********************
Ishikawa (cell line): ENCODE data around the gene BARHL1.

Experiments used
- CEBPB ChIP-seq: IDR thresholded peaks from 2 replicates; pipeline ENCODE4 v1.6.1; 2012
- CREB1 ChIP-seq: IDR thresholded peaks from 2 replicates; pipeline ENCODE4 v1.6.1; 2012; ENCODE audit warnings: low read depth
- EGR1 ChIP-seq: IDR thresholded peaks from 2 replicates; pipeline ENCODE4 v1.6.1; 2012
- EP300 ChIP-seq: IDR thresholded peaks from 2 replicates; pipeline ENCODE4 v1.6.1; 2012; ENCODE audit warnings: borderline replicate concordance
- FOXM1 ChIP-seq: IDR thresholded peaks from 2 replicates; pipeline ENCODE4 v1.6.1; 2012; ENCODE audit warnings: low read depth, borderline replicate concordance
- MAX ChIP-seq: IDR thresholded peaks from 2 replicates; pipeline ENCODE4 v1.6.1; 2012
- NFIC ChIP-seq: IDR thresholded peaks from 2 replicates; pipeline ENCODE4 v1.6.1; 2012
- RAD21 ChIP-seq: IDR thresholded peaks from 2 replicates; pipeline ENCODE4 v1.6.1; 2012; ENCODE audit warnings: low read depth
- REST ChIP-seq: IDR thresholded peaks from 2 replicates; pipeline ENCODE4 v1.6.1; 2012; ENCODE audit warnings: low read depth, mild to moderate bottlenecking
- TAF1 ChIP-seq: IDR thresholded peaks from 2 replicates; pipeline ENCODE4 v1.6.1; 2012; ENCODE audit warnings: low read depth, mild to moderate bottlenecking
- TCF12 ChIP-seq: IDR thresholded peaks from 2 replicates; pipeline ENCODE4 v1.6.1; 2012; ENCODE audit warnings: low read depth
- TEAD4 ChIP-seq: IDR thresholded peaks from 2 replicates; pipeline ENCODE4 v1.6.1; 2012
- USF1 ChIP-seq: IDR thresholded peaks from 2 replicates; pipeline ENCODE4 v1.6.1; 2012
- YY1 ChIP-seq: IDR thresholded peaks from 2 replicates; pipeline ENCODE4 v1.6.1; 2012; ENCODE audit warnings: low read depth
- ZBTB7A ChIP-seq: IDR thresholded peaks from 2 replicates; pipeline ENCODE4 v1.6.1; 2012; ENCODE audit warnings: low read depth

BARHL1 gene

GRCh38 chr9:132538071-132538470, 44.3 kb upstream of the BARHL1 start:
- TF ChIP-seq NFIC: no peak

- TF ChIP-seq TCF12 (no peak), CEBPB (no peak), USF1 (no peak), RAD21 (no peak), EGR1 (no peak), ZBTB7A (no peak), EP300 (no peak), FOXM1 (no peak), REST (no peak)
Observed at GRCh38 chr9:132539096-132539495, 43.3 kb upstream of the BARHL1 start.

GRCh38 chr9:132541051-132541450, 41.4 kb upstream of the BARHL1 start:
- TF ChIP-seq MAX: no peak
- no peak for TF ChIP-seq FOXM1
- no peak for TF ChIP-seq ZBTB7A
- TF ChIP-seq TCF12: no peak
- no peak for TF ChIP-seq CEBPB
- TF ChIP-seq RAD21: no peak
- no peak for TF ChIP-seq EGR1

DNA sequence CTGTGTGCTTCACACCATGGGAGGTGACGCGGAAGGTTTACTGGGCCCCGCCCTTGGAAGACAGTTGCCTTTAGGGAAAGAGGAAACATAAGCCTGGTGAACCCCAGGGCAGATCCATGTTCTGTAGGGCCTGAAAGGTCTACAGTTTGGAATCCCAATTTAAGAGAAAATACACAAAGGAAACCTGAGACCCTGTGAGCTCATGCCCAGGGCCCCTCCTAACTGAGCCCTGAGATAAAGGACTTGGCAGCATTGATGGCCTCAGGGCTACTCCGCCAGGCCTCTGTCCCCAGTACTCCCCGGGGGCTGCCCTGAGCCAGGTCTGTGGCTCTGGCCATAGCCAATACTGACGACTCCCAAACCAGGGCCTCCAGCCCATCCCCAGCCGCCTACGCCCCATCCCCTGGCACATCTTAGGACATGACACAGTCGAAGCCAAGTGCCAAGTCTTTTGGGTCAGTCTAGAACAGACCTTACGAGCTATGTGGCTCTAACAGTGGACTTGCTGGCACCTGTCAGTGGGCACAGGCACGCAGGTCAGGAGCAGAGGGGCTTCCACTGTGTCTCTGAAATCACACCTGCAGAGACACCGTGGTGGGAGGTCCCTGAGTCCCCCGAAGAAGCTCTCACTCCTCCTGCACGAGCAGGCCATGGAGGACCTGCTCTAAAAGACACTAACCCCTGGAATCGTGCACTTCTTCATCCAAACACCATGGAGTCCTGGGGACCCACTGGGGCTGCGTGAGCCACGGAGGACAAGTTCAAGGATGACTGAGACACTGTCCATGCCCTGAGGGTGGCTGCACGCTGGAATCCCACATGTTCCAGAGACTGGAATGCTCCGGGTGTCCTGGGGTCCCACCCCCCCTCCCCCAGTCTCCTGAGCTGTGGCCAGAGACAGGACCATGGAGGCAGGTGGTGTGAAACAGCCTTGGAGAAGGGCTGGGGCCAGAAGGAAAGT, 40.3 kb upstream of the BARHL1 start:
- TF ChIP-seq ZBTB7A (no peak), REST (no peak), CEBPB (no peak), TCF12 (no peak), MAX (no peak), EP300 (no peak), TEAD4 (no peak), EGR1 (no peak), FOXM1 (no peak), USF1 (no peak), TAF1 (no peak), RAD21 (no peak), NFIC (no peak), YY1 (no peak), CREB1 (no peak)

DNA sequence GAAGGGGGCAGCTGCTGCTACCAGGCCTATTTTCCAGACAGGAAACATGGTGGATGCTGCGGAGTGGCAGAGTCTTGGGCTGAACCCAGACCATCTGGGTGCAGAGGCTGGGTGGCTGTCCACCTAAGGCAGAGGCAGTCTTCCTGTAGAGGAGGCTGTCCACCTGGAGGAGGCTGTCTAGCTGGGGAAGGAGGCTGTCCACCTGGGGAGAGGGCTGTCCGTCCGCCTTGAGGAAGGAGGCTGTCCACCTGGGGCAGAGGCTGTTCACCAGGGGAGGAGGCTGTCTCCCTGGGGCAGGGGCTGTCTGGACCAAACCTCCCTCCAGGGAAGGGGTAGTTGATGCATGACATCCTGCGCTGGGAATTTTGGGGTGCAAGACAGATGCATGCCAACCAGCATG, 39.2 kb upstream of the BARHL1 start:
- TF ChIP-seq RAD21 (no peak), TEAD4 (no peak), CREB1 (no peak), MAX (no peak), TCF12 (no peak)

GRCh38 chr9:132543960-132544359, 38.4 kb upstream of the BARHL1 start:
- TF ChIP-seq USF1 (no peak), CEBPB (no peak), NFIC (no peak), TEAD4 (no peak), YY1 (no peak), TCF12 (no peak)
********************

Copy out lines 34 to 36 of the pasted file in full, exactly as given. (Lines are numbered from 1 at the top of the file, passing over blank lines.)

- TF ChIP-seq RAD21 (no peak), TEAD4 (no peak), CREB1 (no peak), MAX (no peak), TCF12 (no peak)

GRCh38 chr9:132543960-132544359, 38.4 kb upstream of the BARHL1 start:
- TF ChIP-seq USF1 (no peak), CEBPB (no peak), NFIC (no peak), TEAD4 (no peak), YY1 (no peak), TCF12 (no peak)